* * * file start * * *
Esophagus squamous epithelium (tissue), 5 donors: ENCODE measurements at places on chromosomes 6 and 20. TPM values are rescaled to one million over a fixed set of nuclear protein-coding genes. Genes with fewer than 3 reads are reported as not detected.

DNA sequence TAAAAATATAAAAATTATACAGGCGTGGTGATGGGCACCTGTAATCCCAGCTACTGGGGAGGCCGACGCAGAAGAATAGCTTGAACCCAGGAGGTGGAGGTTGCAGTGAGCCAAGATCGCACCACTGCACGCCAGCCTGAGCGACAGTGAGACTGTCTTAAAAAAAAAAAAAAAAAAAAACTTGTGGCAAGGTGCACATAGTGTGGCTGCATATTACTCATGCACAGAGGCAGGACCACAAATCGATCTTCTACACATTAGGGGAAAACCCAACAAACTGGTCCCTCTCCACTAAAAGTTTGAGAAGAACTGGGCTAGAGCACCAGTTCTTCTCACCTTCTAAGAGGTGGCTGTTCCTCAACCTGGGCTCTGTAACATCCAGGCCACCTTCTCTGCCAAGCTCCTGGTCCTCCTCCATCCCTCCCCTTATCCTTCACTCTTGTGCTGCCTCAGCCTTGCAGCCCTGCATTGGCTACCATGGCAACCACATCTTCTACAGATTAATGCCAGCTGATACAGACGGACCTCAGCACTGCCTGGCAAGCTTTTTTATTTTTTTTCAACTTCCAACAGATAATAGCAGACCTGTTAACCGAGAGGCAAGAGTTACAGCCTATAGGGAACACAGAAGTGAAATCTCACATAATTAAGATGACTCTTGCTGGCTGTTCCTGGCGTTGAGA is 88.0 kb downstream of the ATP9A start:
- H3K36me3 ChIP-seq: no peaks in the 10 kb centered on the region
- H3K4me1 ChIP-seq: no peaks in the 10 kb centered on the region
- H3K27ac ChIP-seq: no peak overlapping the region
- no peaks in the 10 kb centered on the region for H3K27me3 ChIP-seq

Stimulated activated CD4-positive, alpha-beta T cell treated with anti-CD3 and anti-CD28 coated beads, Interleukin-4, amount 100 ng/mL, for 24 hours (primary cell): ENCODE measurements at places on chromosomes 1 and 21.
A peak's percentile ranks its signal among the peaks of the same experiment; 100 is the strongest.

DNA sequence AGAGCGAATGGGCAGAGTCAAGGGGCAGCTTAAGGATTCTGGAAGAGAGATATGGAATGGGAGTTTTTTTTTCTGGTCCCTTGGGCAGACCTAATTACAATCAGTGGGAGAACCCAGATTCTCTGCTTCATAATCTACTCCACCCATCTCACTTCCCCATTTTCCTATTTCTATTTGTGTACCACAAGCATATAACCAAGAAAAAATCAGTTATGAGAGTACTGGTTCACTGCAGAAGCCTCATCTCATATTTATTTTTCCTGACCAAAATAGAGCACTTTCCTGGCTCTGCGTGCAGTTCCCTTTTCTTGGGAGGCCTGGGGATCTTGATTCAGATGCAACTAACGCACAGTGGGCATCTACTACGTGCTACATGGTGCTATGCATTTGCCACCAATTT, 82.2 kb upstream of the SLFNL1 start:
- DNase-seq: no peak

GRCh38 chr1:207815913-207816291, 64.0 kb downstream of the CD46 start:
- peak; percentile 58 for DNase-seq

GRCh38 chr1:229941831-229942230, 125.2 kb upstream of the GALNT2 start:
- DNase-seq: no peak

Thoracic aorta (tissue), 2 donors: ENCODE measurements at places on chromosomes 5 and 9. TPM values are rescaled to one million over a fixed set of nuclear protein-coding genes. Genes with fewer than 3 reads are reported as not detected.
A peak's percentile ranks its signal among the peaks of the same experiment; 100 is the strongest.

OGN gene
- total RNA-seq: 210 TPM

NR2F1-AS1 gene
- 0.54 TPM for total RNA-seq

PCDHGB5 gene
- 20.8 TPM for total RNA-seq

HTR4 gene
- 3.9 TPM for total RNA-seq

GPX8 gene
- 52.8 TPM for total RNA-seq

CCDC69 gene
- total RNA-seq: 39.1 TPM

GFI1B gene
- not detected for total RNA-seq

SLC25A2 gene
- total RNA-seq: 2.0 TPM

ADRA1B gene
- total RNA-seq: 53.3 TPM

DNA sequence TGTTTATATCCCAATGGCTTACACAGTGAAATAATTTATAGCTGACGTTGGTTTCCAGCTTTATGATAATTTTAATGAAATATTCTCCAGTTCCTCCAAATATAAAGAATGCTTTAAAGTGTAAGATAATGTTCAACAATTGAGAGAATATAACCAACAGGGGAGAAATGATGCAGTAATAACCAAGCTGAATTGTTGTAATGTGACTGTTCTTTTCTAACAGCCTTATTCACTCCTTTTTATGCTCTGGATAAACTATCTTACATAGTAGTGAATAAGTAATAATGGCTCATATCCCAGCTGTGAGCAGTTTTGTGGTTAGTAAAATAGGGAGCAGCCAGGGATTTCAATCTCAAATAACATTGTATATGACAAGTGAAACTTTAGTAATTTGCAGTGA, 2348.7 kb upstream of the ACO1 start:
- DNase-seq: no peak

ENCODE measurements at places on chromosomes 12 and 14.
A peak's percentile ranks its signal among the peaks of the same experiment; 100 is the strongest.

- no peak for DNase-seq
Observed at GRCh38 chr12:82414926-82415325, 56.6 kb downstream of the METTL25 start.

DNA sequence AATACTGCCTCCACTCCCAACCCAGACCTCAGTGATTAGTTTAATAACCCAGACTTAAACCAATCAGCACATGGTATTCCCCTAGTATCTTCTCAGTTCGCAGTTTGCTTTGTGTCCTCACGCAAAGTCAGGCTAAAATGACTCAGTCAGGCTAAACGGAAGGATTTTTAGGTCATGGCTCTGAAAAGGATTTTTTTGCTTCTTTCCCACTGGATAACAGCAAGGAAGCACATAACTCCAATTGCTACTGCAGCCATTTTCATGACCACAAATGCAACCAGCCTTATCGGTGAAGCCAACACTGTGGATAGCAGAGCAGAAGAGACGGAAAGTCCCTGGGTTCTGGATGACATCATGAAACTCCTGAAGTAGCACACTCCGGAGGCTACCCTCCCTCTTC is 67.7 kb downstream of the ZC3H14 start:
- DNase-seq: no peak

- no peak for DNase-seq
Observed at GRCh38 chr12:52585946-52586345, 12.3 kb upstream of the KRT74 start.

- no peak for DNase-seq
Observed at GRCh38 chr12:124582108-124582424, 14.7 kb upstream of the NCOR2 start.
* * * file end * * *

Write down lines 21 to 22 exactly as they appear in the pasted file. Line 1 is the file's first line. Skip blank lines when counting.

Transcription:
PCDHGB5 gene
- 20.8 TPM for total RNA-seq